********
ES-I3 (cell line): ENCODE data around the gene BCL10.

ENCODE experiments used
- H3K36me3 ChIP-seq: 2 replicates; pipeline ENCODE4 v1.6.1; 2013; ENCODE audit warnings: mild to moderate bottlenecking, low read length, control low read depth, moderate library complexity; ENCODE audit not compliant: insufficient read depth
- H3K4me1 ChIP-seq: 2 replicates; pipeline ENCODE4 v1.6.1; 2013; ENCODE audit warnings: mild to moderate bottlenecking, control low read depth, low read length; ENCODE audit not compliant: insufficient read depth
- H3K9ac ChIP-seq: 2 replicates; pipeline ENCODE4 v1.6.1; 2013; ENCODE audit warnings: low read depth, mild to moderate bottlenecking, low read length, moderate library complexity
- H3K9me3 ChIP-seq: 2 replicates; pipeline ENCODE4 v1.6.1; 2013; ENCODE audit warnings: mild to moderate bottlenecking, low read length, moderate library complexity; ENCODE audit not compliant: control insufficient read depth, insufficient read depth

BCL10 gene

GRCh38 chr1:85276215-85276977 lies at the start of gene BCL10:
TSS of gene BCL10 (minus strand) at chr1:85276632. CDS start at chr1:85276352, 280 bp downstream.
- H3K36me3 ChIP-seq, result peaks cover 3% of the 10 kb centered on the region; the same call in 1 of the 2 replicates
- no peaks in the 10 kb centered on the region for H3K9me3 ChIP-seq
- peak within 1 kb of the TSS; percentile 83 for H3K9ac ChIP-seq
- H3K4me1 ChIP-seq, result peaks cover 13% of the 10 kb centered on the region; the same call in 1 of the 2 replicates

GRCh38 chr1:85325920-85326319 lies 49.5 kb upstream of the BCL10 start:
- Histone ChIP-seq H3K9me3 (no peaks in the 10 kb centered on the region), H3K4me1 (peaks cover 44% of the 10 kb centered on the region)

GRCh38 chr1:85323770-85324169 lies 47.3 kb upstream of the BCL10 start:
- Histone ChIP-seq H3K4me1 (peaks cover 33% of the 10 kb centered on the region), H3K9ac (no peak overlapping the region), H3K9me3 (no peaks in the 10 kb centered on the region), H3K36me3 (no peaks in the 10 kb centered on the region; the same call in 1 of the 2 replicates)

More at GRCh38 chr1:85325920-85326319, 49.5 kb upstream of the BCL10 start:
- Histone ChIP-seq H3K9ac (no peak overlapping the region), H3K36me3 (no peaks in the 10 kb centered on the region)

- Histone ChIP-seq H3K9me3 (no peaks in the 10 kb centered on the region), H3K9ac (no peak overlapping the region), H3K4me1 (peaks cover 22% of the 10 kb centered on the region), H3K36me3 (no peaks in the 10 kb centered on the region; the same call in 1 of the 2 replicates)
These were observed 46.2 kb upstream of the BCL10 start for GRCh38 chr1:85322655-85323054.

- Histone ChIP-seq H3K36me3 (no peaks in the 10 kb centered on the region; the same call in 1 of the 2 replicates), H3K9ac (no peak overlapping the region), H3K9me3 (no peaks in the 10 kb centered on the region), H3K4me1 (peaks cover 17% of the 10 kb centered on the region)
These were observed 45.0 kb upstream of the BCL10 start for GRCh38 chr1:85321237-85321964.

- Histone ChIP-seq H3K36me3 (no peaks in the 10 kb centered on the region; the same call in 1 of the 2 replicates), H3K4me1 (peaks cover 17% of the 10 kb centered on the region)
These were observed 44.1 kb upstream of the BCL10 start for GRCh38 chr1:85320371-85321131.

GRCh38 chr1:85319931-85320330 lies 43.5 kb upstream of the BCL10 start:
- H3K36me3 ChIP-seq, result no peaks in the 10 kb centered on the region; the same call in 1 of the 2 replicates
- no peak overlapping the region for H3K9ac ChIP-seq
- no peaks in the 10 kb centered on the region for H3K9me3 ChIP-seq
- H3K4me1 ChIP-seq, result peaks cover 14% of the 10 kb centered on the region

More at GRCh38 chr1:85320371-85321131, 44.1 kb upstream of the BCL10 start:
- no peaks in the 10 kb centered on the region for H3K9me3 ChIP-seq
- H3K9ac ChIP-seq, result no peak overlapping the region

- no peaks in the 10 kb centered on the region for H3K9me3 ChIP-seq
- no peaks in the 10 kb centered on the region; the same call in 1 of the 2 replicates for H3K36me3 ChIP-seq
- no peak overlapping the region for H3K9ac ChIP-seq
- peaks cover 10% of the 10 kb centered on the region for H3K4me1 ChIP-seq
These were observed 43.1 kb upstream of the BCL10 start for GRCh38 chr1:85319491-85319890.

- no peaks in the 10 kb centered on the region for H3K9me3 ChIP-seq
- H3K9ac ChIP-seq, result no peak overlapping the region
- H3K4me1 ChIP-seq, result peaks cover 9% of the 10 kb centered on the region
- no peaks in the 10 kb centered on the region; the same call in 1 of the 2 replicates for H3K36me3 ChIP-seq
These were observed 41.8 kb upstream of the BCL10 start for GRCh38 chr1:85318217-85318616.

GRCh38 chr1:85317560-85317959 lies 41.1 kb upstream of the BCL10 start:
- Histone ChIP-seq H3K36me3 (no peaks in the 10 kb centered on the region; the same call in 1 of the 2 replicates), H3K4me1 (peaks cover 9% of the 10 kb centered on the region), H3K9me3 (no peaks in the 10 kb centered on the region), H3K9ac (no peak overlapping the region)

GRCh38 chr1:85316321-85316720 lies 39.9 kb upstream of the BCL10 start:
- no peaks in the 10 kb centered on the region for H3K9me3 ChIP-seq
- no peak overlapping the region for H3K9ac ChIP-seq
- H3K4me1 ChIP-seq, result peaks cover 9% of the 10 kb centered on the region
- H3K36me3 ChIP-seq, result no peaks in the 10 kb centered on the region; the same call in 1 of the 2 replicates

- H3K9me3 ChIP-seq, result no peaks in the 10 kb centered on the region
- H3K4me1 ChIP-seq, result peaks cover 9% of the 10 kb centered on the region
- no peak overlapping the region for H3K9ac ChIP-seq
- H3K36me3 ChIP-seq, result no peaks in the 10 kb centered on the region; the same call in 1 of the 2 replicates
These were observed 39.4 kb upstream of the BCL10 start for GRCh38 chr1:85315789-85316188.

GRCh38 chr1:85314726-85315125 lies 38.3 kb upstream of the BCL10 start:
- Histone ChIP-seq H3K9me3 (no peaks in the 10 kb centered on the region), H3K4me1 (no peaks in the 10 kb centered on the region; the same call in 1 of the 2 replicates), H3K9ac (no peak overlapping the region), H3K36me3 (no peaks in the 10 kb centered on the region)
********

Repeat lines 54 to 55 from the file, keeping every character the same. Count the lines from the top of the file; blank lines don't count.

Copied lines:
- H3K36me3 ChIP-seq, result no peaks in the 10 kb centered on the region; the same call in 1 of the 2 replicates
These were observed 39.4 kb upstream of the BCL10 start for GRCh38 chr1:85315789-85316188.